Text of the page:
Volcan Mining Company postpones Cerro de Pasco relocation and slows operations ahead of plummeting prices for zinc and silver

Peruvian-owned Volcan Mining Co. has considerably slowed its mining operations ahead of plummeting prices for zinc, lead and silver on the international market, and postponed the partial relocation of Cerro de Pasco, a highly polluted highland town which sits on the edge of the gaping open-pit mine.

Though Volcan has yet to confirm any job cutbacks, Peru’s National Federation of Mining Workers reported that 302 mine workers were recently sacked, and that a total of 32 of 64 contracts with subcontractors have been canceled by Volcan, daily El Comercio reported Tuesday.

Despite its considerable economic success this year and the fact that Peru is weathering the global crisis better than most other Latin American countries, it is nevertheless feeling the effects of the global credit crunch and falling commodity prices.

In October, plummeting prices for copper caused Peru’s exports to fall for the first time since 2002, down 11.4 percent compared to the same month last year. All mining companies, including Volcan, have put expansion and development plans on hold.

In Cerro de Pasco, Volcan has put on hold its plan to expand its mining operations through “Plan L.”

Last September, Volcan signed an contract with the municipal government, agreeing to invest $10 million to relocate historic monuments and buy out homes located on “area L,” a 11.4-hectare zone in the old city, which includes the parade ground, main church and the historical Vicente Vegas building where Pasco’s independence was declared in 1820.

Then, in December, after months of heated debate and years of failed attempts, Congress approved a law to progressively relocate the highland mining town of Cerro de Pasco, heavily polluted by over 425 years of uninterrupted mining activity.

The law provides for Cerro de Pasco’s immediate relocation 35 kilometers, or 22 miles, down the road, and sets a mid-January deadline to establish an inter-institutional committee charged with drawing up plans for contamination control, indemnification, and health care for the city’s 80,000 residents.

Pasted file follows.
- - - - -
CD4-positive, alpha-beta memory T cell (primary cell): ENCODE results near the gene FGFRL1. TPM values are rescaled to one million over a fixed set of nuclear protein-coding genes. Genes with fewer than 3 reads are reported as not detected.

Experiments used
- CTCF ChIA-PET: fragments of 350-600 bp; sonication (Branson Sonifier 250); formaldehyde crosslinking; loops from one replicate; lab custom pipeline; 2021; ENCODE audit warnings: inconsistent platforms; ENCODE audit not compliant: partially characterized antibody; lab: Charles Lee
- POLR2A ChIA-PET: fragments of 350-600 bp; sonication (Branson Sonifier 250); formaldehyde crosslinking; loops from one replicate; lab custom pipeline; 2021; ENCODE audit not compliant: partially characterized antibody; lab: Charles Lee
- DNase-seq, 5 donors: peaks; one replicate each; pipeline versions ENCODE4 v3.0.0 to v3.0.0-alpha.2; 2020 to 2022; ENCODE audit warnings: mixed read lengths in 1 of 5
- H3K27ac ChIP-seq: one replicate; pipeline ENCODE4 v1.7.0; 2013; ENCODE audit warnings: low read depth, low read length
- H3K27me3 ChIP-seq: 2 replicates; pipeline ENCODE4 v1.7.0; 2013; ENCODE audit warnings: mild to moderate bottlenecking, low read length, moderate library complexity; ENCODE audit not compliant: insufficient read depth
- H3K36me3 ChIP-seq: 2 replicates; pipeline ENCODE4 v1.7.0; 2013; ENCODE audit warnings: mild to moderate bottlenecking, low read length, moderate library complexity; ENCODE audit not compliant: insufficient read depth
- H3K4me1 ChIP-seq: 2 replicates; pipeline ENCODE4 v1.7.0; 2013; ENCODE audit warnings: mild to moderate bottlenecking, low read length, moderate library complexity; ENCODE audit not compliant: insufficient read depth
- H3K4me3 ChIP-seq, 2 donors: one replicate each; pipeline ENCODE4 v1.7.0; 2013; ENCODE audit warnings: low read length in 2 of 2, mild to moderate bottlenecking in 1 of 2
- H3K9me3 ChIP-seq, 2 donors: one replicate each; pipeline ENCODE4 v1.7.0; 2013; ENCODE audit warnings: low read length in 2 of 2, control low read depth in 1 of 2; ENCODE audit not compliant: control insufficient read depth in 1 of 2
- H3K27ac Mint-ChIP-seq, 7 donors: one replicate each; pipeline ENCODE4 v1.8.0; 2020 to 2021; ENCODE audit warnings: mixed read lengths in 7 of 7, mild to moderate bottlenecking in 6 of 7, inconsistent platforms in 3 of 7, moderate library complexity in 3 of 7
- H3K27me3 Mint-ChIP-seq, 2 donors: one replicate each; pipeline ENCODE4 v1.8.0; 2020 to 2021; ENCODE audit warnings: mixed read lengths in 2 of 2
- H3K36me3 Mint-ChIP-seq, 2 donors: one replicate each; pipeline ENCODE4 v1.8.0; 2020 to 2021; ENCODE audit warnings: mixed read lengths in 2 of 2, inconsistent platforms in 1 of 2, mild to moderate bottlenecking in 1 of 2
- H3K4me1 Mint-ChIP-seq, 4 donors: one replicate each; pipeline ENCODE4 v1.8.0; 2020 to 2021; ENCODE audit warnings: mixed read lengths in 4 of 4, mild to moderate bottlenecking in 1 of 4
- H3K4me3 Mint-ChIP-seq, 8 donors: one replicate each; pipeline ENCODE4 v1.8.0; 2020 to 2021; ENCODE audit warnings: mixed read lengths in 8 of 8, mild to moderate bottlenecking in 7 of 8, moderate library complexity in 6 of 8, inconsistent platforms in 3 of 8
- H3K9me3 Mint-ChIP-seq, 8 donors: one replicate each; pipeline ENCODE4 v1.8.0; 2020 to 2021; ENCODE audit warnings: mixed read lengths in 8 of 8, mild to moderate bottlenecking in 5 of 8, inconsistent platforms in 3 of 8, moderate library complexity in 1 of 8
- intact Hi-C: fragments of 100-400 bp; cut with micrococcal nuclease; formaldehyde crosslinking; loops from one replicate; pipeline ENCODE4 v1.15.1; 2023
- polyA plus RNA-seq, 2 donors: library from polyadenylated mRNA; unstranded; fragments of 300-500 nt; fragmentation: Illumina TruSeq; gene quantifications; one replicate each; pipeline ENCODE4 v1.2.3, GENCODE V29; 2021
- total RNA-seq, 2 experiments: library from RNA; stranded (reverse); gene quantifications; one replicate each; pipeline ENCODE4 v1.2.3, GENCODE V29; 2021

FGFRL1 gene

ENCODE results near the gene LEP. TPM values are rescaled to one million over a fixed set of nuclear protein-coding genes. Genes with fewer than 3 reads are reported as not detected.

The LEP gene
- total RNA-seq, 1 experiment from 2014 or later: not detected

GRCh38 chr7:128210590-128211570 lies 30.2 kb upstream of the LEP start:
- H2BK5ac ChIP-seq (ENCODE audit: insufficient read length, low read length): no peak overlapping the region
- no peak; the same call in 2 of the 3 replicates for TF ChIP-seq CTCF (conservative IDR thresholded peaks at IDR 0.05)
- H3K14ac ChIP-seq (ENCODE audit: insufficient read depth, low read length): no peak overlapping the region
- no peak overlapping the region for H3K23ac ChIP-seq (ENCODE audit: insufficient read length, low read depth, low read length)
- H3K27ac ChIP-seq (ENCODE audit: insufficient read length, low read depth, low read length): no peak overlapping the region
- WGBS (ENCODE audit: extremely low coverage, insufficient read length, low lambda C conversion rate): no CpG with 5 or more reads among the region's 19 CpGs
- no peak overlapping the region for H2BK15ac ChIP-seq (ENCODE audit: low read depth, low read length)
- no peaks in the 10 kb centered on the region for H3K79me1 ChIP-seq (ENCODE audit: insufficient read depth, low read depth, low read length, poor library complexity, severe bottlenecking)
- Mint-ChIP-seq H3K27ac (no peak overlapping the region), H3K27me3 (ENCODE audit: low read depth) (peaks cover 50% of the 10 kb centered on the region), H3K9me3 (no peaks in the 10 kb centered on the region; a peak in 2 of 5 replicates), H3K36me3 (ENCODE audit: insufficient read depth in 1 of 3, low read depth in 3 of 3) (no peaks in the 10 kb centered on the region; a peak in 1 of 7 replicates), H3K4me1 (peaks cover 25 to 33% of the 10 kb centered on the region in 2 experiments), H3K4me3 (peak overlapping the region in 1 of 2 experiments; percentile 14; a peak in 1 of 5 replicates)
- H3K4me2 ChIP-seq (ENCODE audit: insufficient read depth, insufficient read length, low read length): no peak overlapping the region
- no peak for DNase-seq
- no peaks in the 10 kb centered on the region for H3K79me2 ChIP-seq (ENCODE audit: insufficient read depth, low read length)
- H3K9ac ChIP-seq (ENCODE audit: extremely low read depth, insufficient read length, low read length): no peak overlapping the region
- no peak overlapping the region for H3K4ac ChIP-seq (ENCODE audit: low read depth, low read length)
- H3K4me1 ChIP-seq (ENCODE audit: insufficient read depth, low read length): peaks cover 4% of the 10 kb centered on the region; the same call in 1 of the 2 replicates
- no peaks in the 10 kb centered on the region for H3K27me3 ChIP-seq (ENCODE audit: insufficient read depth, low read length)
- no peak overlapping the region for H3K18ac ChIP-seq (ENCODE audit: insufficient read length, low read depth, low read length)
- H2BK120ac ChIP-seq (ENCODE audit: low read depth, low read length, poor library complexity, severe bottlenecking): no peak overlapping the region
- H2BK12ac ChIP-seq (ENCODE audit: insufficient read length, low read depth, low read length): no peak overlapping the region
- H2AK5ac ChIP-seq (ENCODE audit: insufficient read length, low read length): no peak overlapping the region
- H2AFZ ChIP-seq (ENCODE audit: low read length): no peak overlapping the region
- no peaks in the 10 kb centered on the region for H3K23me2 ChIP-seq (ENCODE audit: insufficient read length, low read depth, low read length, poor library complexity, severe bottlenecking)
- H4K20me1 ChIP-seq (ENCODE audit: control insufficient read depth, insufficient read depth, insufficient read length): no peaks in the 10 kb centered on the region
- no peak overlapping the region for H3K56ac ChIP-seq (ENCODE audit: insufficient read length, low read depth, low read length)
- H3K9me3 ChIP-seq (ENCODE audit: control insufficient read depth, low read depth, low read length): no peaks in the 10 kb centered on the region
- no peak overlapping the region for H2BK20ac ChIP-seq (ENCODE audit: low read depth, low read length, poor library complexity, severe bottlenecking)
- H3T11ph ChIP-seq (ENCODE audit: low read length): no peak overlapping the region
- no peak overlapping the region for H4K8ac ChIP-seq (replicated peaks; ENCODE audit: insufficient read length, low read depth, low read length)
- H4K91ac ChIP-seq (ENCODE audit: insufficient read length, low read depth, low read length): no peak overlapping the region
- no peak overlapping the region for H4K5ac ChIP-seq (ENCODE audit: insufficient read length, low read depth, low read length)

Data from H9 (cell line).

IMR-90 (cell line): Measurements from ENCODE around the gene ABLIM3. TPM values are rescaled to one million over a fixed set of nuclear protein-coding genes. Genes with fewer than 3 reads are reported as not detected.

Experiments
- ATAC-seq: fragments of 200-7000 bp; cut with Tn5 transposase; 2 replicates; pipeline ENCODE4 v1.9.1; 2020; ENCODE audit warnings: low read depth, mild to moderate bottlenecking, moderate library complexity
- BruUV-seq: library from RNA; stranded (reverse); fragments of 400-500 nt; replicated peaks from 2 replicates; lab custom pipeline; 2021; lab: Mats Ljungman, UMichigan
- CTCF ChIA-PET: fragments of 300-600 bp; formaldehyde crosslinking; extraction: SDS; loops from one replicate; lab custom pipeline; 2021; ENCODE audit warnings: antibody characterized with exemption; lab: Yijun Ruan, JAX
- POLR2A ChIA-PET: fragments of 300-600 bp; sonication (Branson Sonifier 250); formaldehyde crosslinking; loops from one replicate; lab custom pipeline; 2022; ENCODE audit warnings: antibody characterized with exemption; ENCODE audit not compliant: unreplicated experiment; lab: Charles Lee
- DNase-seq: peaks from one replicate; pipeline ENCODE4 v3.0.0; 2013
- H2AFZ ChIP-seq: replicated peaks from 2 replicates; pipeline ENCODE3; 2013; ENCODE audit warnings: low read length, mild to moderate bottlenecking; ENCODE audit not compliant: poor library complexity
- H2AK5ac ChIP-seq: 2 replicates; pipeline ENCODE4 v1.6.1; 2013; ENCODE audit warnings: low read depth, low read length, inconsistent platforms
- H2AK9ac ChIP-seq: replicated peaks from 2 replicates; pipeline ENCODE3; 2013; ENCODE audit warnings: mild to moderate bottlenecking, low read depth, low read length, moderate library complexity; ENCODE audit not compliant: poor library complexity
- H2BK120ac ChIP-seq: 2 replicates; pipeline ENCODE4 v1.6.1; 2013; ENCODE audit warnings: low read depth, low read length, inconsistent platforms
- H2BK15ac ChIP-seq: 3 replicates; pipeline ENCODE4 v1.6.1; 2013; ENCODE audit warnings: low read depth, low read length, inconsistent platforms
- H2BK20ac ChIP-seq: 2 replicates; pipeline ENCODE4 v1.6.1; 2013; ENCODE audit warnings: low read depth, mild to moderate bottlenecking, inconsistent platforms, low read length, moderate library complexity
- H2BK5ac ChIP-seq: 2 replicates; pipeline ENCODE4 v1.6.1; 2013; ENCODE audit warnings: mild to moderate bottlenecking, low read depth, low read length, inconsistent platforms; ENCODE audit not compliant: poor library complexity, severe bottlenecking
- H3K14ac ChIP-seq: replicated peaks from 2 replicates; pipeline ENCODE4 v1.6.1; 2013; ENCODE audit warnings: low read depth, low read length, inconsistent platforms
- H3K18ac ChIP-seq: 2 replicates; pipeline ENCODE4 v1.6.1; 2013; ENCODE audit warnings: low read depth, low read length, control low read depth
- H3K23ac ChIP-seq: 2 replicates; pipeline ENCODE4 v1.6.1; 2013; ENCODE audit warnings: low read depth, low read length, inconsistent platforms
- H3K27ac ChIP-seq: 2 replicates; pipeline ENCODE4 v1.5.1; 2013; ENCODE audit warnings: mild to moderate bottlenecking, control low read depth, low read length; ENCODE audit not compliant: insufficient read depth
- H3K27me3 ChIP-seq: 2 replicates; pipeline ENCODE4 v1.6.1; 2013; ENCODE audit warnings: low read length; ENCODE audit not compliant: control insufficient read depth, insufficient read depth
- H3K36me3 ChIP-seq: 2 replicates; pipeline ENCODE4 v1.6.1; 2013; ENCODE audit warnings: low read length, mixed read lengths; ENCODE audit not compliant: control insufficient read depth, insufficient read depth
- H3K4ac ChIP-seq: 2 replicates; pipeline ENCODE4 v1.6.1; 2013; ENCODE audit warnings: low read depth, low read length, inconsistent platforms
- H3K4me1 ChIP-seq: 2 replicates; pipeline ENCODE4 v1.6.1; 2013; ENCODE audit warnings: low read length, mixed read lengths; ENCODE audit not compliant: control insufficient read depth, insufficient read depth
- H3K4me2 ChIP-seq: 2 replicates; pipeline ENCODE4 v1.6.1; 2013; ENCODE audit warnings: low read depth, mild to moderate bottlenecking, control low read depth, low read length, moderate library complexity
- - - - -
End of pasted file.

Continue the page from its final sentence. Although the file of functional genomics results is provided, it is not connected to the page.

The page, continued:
The commission is to determine who will foot the bill for the project, which is expected to cost 1,000 million soles, or $322 million, and to take from 10 to 15 years to complete.

But now, with Volcan halting its “Plan L,” amassing funds for the relocation has never been so uncertain.

Cerro de Pasco, one of the world’s highest cities, stretches along the open-pit mine, clinging to its edges. Shabby homes twist and crack from the two daily detonations, and residents suffer from the lead dust, toxic gases and heaps of accumulated dumped waste. Approximately 85 percent of the homes along the edge are at high to medium risk of health problems, according to a 2006 report by the government’s Civil Defence Institute.

While mining in the region has brought employment and some infrastructure, the industry has also produced serious and irreversible environmental damage: waste from the mine seeped into the water supply and polluted the springs which run through the pastures, and fumes have polluted the air. The health of residents and livestock has been badly affected, animal numbers have declined and few farmers now make a living from herding alone.

Approximately 44 years ago, the new town of San Juan de Pampa was built nearby. But residents – intended to be relocated to this new city, with its modern and symmetrical features, broad streets and modern electrical service – were left behind in Cerro de Pasco. The Cerro de Pasco Corporation, which at the time owned and operated the mine, pressured the government, and the project was shelved.

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